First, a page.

St Vincent to direct a female-led Picture of Dorian Gray adaptation

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Hollywood appears to have found its latest trend of taking popular movies and then rebooting them with a gender swap. It’s not something that has had much success yet, especially after last year’s Ghostbusters reboot ended up being horribly disappointing. To be fair though, the issues haven’t exactly been with the gender swaps themselves, but more movies trying to cash in on the success of the originals rather than creating a new movie that builds on its actors’ unique strengths instead.

Thankfully, the next character bend gender is less likely to be a problem as it’s not some beloved film franchise, but rather an adaptation of a classic book: Oscar Wilde’s The Picture of Dorian Gray. The original Victorian age story form Wilde follows a handsome man obsessed with beauty and indulgence. Wanting to avoid the physical changes that come with growing old, he sells his soul to ensure he’ll stay eternally young while his portrait ages in his place, revealing every vice and depravity he partakes in along the way. It’s a story that can easily apply to a woman just as much a man, and one that most of us can relate to. Especially Nick, who sold his soul long ago.

While the character was recently portrayed by Reeve Carney in the Penny Dreadful series and a little distributed 2009 British film which saw Ben Barnes play the title character, there hasn’t been a prominent movie focused on Dorian Gray since Albert Lewin’s 1945 take starring Hurd Hatfield, so it’s a story that can easily get told and still be fresh to today’s audiences. According to a report by Variety, The Picture of Dorian Gray is going to be directed by music artist turned director St Vincent and is based on a screenplay by David Birke (Elle, Slender Man).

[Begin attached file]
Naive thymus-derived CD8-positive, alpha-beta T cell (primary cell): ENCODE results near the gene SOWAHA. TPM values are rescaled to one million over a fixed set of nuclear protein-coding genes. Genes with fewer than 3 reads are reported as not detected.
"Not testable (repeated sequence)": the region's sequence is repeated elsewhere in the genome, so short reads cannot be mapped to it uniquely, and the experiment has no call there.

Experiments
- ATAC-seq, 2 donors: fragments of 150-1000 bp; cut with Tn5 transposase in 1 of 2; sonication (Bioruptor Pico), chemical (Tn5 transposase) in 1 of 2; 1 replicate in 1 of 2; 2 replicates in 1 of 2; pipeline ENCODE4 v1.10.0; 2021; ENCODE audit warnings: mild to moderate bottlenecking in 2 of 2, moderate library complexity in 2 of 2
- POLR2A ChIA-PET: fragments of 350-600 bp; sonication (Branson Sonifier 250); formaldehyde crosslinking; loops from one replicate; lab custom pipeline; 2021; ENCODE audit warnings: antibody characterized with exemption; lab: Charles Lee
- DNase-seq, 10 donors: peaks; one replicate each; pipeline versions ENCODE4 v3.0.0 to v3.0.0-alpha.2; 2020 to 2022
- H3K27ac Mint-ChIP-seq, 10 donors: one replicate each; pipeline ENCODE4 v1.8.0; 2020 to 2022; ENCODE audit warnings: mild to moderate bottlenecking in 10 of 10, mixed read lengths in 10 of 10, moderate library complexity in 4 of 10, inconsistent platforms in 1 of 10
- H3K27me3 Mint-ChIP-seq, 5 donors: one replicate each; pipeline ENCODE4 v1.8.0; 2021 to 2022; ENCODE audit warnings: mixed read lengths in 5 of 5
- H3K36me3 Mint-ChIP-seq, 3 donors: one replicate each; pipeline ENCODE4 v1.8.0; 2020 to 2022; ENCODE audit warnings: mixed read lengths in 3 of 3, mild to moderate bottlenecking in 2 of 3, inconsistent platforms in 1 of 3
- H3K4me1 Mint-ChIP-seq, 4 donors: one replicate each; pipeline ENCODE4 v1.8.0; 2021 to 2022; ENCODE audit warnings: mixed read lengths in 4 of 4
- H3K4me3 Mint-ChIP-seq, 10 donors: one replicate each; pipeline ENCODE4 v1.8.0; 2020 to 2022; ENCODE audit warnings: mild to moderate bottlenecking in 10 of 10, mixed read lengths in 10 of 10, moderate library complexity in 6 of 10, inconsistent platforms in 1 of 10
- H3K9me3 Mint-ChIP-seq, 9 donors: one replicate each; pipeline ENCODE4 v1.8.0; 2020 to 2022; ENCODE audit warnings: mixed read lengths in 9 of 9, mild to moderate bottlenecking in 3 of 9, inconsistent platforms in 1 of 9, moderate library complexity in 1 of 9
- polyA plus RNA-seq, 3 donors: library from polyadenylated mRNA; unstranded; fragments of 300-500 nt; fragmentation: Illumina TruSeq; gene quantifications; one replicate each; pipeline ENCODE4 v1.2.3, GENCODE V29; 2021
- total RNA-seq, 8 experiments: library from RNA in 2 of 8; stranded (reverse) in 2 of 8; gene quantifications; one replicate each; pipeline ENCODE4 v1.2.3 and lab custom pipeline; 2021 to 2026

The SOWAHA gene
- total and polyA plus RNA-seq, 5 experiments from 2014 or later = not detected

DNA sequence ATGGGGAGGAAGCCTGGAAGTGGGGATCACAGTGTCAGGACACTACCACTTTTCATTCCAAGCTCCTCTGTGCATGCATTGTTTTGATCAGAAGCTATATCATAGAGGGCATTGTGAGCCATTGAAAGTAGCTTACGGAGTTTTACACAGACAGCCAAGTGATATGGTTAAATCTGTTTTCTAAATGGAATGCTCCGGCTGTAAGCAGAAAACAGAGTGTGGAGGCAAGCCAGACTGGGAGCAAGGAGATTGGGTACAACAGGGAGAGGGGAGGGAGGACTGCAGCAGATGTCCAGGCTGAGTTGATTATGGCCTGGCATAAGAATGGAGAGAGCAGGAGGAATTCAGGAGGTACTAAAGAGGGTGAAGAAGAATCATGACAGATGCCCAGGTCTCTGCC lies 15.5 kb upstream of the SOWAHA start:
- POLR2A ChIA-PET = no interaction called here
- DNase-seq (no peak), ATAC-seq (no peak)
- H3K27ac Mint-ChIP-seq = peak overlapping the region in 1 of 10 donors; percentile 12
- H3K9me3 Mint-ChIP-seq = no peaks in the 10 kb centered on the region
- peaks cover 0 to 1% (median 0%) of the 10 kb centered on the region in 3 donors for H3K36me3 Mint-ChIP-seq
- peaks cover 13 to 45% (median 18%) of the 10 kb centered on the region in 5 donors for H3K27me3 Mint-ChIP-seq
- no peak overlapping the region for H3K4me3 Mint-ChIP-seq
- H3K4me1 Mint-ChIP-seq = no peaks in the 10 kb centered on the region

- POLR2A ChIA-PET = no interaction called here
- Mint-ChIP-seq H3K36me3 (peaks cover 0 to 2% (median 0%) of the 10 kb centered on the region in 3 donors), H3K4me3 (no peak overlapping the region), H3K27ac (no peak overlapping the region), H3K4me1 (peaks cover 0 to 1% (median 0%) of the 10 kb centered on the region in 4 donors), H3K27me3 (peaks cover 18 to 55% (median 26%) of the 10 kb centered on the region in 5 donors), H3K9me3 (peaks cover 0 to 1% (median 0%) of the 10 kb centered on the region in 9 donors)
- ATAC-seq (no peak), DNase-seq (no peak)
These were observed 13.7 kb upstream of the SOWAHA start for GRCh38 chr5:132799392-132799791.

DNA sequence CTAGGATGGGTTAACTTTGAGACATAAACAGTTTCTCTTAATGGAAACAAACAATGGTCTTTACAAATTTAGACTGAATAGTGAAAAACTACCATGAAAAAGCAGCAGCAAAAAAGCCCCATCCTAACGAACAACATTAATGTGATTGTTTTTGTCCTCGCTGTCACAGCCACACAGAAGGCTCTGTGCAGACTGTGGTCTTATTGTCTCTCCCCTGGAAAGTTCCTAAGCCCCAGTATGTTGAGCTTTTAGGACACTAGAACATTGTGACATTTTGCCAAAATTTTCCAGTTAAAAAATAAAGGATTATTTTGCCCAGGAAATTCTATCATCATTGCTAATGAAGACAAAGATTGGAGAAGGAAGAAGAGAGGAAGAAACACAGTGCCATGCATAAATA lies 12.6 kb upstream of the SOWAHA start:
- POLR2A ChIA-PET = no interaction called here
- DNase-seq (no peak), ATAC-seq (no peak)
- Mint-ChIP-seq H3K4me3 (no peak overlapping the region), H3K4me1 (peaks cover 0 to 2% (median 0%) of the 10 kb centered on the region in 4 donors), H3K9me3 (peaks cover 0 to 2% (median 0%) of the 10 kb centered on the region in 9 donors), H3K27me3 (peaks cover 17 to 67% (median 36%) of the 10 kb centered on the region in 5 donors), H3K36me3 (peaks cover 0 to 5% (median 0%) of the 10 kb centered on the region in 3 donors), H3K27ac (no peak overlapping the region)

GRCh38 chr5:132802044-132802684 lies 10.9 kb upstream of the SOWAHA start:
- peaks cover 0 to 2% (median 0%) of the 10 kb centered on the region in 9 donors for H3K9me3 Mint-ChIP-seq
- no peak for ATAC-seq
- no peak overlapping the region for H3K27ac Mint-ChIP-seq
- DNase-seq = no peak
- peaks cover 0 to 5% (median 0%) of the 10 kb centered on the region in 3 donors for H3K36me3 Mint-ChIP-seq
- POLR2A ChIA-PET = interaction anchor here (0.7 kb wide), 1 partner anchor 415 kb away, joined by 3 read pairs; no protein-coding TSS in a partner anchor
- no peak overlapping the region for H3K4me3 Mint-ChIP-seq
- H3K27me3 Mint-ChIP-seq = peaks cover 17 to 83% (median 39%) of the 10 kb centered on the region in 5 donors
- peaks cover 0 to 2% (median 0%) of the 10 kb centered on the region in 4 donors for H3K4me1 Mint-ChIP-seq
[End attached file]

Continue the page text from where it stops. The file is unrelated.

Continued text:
St Vincent – whose real name is Annie Clarke and has released 5 music albums and won a Grammy – is an interesting choice as director as she is relatively new to the game having recently made her full-directorial debut with horror film XX which was showcased at the Sundance Film festival this year and is currently streaming on Netflix. While I can’t comment on her directorial skills, she has clearly impressed and the fact that both she and Birke have strong horror credentials means we can possibly expect a suitably dark take on the material.

No other details about the film are known yet, but it would be interesting to see if a gender altered Dorian Gray film can be a success in theatres.

Last Updated: August 17, 2017

Craig Risi

A man of many talents, but no sense how to use them. I could be discovering the cure for aids or finding ways to achieve world peace, but I'd rather be watching movies and writing here instead.

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